Bratches runs the commercial side of Formula One, which was acquired last year by U.S.-based Liberty Media from long-time operator Bernie Ecclestone.

Formula One’s long-term goal is to have 24-25 races – up from the present 21 – and arrange them in three geographical segments: Asia, Europe and the Americas. Bratches said the Europe-based races would stay in middle of the calendar, with Asia or the Americas opening or ending the season.

He said their positioning had not been decided, and getting this done will be slowed by current contracts that mandate specific places on the calendar for several races. This means eventually that all the races in Asia would be run together, as would races in Europe and the Americas.

The F1 schedule is now an inefficient jumble, allowing Bratches to take a good-natured poke at how the sport was run under Ecclestone.

“We’ve acquired an undermanaged asset that’s 67-years-old, but effectively a start-up,” Bratches said.

Early-season races in Australia and China this year were conducted either side of a trip to Bahrain in the Middle East. Late in the season Formula One returns to Asia with races in Japan and Singapore.

The Canadian GP this season is run in the middle of the European swing, separated by four months from the other races in the Americas – the United States, Mexico and Brazil. These three are followed by the season-ending race in Abu Dhabi, which means another trip across the globe.

“With the right economics, with the right structure and cadence of events across territories, 24 or 25 is probably where we’d like to be from a longer-term standpoint,” Bratches said.

Big changes are not likely to happen until the 2020 season ends. This is when many current rules and contracts expire as F1’s new owners try to redistribute some income to allow smaller teams to compete.

“There’s more interest than we have capacity in the schedule,” Bratches said, firing off Berlin, Paris or London as potentially attractive venues. “We want to be very selective.”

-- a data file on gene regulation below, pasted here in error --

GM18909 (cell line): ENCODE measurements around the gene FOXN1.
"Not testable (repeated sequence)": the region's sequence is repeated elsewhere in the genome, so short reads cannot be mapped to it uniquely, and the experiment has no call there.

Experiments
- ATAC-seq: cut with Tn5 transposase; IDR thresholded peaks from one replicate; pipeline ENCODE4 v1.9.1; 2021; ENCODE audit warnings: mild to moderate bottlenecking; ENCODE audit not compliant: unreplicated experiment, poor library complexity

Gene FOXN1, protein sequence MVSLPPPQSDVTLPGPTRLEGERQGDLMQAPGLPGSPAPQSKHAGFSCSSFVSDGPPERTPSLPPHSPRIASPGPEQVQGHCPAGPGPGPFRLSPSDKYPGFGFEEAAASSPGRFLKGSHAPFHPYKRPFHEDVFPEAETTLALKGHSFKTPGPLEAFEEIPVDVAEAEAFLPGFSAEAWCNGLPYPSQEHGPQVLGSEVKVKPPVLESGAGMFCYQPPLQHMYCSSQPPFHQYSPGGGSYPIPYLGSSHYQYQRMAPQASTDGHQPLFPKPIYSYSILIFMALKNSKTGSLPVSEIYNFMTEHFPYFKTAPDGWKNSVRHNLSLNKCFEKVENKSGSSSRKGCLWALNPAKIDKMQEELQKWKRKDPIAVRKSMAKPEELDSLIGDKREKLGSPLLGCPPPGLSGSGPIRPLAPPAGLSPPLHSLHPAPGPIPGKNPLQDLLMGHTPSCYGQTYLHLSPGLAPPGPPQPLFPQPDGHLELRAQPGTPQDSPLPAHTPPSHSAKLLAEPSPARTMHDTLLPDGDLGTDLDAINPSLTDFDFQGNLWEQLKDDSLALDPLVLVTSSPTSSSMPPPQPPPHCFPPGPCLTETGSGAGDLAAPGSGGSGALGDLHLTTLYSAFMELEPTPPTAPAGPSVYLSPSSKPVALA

“Those cites from an economic impact standpoint would find us value, as do others around the world,” Bratches added. “It’s very important for us as we move forward to go to locations that are a credit to the Formula One brand.”

An expanded schedule would have to be approved by the teams, which will be stretched by the travel and the wear-and-tear on their crews. The burden will fall on the smaller teams, which have significantly smaller revenue compared with Ferrari, Mercedes or Red Bull.

Bratches also envisions another race in the U.S., joining the United States Grand Prix held annually in Austin, Texas. A street race in Miami is a strong candidate, as are possible venues like Las Vegas or New York.

“We see the United States and China as countries that could support two races,” he said.

Liberty Media has reported Formula One’s total annual revenue at $1.8 billion, generated by fees paid by promoters, broadcast rights, advertising and sponsorship. Race promotion fees also tend to be higher in Asia, which makes the area attractive – along with a largely untapped fan base.

In a four-year cycle, F1 generates more revenue than FIFA or the International Olympic Committee, which rely almost entirely on one-time showcase events.

Reports suggest Vietnamese promoters may pay between $50-60 million annually as a race fee, with those fees paid by the government. Bratches said 19 of 21 Formula One races are supported by government payments.

“The race promotion fee being derived from the government … is a model that has worked historically,” Bratches said.